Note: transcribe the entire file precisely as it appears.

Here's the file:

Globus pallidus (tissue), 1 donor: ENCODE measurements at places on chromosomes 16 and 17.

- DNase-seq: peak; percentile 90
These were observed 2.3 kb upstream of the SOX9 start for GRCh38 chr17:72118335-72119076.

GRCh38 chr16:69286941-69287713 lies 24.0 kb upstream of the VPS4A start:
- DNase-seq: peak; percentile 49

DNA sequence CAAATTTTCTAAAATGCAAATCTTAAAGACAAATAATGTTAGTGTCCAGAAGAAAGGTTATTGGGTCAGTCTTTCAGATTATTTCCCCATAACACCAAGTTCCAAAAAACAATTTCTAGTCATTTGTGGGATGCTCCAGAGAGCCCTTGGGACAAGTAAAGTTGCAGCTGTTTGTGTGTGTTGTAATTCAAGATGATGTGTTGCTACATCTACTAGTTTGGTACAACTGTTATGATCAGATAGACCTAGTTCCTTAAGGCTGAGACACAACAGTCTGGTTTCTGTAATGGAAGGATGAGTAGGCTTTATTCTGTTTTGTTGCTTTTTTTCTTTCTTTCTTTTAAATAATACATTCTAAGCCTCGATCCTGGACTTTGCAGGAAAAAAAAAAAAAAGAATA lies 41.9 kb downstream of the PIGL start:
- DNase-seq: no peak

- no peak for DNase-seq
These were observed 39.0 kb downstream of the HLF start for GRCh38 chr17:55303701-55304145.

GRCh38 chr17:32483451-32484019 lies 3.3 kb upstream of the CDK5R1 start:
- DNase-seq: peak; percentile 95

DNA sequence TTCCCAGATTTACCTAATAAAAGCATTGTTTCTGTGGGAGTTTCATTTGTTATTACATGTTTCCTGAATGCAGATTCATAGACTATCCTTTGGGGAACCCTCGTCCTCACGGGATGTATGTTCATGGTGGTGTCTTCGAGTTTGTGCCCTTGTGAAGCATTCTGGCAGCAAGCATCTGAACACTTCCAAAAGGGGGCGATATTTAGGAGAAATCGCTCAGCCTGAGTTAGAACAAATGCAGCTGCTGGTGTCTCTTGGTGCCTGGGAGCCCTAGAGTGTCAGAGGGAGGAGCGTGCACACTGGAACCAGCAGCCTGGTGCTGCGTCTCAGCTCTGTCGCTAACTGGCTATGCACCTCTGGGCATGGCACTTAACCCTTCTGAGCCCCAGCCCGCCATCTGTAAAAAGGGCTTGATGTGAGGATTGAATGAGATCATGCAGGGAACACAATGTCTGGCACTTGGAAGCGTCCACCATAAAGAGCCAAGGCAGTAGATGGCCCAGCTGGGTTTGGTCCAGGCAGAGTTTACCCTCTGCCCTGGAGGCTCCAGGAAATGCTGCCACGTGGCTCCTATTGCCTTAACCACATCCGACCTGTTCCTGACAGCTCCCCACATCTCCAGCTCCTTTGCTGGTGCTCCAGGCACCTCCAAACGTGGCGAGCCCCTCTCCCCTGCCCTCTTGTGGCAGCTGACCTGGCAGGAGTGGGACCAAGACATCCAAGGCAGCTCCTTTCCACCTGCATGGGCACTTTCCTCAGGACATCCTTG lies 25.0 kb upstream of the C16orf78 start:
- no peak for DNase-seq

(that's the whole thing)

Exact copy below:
Globus pallidus (tissue), 1 donor: ENCODE measurements at places on chromosomes 16 and 17.

- DNase-seq: peak; percentile 90
These were observed 2.3 kb upstream of the SOX9 start for GRCh38 chr17:72118335-72119076.

GRCh38 chr16:69286941-69287713 lies 24.0 kb upstream of the VPS4A start:
- DNase-seq: peak; percentile 49

DNA sequence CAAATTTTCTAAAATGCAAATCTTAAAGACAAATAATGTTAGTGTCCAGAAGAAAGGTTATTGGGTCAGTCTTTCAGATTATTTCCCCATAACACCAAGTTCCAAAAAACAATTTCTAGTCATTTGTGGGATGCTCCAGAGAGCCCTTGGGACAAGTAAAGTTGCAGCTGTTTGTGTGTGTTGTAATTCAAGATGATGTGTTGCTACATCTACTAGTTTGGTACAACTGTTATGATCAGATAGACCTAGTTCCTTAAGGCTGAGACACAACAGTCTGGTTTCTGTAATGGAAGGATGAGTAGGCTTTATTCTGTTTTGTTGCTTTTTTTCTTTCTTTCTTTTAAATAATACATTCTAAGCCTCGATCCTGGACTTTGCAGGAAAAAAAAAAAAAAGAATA lies 41.9 kb downstream of the PIGL start:
- DNase-seq: no peak

- no peak for DNase-seq
These were observed 39.0 kb downstream of the HLF start for GRCh38 chr17:55303701-55304145.

GRCh38 chr17:32483451-32484019 lies 3.3 kb upstream of the CDK5R1 start:
- DNase-seq: peak; percentile 95

DNA sequence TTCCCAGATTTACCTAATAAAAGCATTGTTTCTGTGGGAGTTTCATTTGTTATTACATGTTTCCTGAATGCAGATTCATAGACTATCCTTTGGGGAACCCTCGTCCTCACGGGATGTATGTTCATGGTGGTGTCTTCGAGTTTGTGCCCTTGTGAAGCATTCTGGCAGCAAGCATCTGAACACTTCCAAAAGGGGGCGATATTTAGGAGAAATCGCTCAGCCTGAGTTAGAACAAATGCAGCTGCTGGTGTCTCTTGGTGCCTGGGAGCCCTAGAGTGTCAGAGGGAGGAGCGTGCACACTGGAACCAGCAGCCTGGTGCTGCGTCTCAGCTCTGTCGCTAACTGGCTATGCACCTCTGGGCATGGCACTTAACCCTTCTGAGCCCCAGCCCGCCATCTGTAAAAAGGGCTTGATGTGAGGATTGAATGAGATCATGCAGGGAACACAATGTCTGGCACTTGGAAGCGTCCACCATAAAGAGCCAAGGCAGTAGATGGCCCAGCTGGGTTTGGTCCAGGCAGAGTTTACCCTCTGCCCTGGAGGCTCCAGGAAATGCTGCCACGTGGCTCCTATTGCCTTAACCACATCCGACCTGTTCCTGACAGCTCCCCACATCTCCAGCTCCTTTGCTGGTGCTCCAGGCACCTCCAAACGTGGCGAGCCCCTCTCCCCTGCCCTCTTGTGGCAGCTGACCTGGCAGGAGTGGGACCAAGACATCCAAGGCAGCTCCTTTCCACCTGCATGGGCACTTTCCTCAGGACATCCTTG lies 25.0 kb upstream of the C16orf78 start:
- no peak for DNase-seq